Taking Care of Business
from the Record
Not many U.S. college students are invited to global summits alongside venture capitalists and tech entrepreneurs; even fewer attend conferences some 7,000 miles from campus. Meet Andrew Barden ’21, whose Hampden-Sydney experiences include the 2019 Africa Fintech Summit in Addis Ababa, Ethiopia, organized by alumnus Leland Rice ’01.
Andrew spent his first two days in-country exploring Ethiopia’s capital city. From the beginning, Addis Ababa appealed to the mild-mannered Virginia native with its temperate climate and high-altitude air, crowded streets teeming with traffic and beggars, traditional meals eaten from a communal platter, and the cafe culture that thrives in the birthplace of coffee. His favorite memory, though, is of the adhan that echoes throughout the city five times a day, beginning at dawn. “The Islamic prayer calls were so different from anything I’d ever experienced. Hearing them, it really hit me: ‘Wow, I’m not in America.’ And I enjoyed that,” Andrew recalls. “I’m a very observant person, so although I didn’t get to leave the city, I absorbed as much culture as I could.”
The Africa Fintech Summit several days later brought a similar feeling. “It was the first time I’ve been in a room surrounded by people from all over the world: Chinese businessmen, Swedish venture capitalists, Ethiopian business partners, American and Japanese investors, British entrepreneurs,” he explains. “My goal at the conference was simply to learn, to be a sponge and soak up as much information as I could.” The experience inspired his post-Hampden-Sydney plans: he now hopes to move to Africa after graduation to raise and invest venture capital in the continent’s emerging financial technology sector.
The economics major has known for some time that he wants to pursue a career in finance; while at Hampden- Sydney he has taken full advantage of opportunities to prepare for that future. As a three-year member of the Tiger Fund, Andrew gained first-hand investment experience performing market research, analysis, and trading. He even got to navigate the volatility of a rising global pandemic last spring—real-word experience, indeed. Launched in 2002 by then-President Walter Bortz, the Tiger Fund independently manages a portion of the College’s endowment, which has steadily increased since the initial investment.
Each May, the fund transfers to a new team of managers that determine strategy and perform trades, as well as analysts who aid with research. With a dedicated space in the Brown Student Center next to the Flemming Center for Entrepreneurship and the Ferguson Career Center, the Tiger Fund is just one of numerous ways that H-SC students prepare for careers in finance.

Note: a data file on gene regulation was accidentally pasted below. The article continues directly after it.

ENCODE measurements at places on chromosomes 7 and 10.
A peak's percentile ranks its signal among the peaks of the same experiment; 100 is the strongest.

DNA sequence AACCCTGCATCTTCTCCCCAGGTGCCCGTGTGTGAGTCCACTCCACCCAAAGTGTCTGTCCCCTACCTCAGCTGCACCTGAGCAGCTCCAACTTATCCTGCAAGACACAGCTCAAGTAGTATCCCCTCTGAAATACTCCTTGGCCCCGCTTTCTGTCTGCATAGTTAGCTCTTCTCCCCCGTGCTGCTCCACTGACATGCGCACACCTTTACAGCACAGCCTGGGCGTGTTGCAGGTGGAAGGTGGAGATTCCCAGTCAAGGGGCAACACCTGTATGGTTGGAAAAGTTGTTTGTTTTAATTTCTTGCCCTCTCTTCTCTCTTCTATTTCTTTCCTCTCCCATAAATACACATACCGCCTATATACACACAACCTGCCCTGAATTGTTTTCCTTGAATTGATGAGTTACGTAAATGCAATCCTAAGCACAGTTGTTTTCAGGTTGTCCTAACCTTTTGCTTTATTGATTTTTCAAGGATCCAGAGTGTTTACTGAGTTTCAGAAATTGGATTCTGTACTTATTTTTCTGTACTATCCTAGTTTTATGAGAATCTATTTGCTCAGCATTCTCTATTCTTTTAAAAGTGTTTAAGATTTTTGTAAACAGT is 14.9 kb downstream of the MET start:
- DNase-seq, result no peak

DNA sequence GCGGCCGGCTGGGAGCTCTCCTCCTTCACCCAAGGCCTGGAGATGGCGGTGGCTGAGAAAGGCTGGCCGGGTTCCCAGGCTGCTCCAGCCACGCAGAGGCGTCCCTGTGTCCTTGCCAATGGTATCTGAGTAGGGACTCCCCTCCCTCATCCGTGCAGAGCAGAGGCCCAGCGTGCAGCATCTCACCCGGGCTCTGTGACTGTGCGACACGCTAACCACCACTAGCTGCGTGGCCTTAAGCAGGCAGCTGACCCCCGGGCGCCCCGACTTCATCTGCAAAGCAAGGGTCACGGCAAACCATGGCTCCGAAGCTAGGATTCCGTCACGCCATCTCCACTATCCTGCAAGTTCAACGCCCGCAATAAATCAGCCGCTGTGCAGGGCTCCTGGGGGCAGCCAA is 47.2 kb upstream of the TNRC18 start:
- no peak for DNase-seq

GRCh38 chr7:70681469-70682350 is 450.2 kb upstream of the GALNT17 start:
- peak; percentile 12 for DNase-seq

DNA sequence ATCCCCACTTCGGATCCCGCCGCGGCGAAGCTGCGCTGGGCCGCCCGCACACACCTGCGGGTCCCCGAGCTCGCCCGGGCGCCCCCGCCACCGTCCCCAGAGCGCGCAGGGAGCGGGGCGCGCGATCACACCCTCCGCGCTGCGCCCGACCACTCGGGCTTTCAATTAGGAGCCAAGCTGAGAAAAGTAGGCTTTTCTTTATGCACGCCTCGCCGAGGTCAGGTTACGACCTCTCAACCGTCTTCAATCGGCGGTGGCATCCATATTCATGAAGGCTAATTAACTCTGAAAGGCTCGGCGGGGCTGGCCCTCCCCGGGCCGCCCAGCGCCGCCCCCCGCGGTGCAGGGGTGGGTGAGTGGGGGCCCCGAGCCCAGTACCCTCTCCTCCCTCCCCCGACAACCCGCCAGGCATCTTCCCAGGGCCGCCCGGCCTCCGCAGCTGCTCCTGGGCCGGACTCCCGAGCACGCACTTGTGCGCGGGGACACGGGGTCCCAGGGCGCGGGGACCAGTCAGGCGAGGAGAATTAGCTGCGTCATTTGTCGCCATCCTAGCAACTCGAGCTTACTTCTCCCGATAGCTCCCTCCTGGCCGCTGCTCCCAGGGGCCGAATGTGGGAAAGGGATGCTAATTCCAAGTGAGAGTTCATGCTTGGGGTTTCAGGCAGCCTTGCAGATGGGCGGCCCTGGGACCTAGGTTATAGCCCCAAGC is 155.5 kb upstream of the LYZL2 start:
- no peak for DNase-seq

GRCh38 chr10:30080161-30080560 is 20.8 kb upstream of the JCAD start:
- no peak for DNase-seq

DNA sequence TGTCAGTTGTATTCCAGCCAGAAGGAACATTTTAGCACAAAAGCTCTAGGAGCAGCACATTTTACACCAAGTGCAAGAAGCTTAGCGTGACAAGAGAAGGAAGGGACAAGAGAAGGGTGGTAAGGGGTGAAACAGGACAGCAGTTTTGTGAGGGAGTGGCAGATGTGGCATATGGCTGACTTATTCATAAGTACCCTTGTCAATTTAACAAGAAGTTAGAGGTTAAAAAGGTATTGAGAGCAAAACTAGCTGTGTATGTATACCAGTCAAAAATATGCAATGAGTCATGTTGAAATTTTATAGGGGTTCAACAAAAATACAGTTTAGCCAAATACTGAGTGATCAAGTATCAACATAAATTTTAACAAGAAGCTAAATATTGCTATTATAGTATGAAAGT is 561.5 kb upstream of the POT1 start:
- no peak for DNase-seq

Andrew made his way to Hampden-Sydney through a roundabout series of events. Accepted into the Coast Guard Academy his senior year of high school, the young man planned to attend until an unforeseen medical concern thwarted his plans. He thought immediately of Hampden-Sydney—the first college he toured as a young high school student. “I had fallen in love with the campus, the history, the way the students carried themselves,” Andrew says, so coming to the Hill was an easy choice.
Joining the brotherhood is a choice he has never regretted. From interning at the Ferguson Career Center to serving as vice president of the Phi Beta Lambda business fraternity, Andrew has enjoyed interacting with the Hampden-Sydney alumni network both on campus and off. “It’s one thing to bring an alumnus to campus, but it’s another thing entirely to take students to alumni,” Andrew says of the off-campus networking trips that Phi Beta Lambda organizes each semester. Pre-COVID destinations from recent years include New York, Raleigh, and Washington, D.C. “It gets students out of the comfortable bubble of Hampden-Sydney, introduces them to the professional world, and teaches them how to network effectively,” he says.
In fact, it was through the pre-professional fraternity that Andrew first connected with Rice, CEO of the Dedalus Group and co-founder of the Africa Fintech Summit. Since traveling to Africa with Rice last November, Andrew has continued to work with the alumnus as an intern this summer and now as a part-time industry analyst. Previous internship experiences include managing budgets and supply chain for the nonprofit Appalachia Service Project, as well as organizing one of the College’s first experiential learning trips with the Ferguson Career Center.
From volunteering with under-served communities in the Appalachian region, to managing a stock market portfolio, to diving into the African tech industry, Andrew’s time on the Hill has been anything but ordinary—and has set him up for extraordinary success.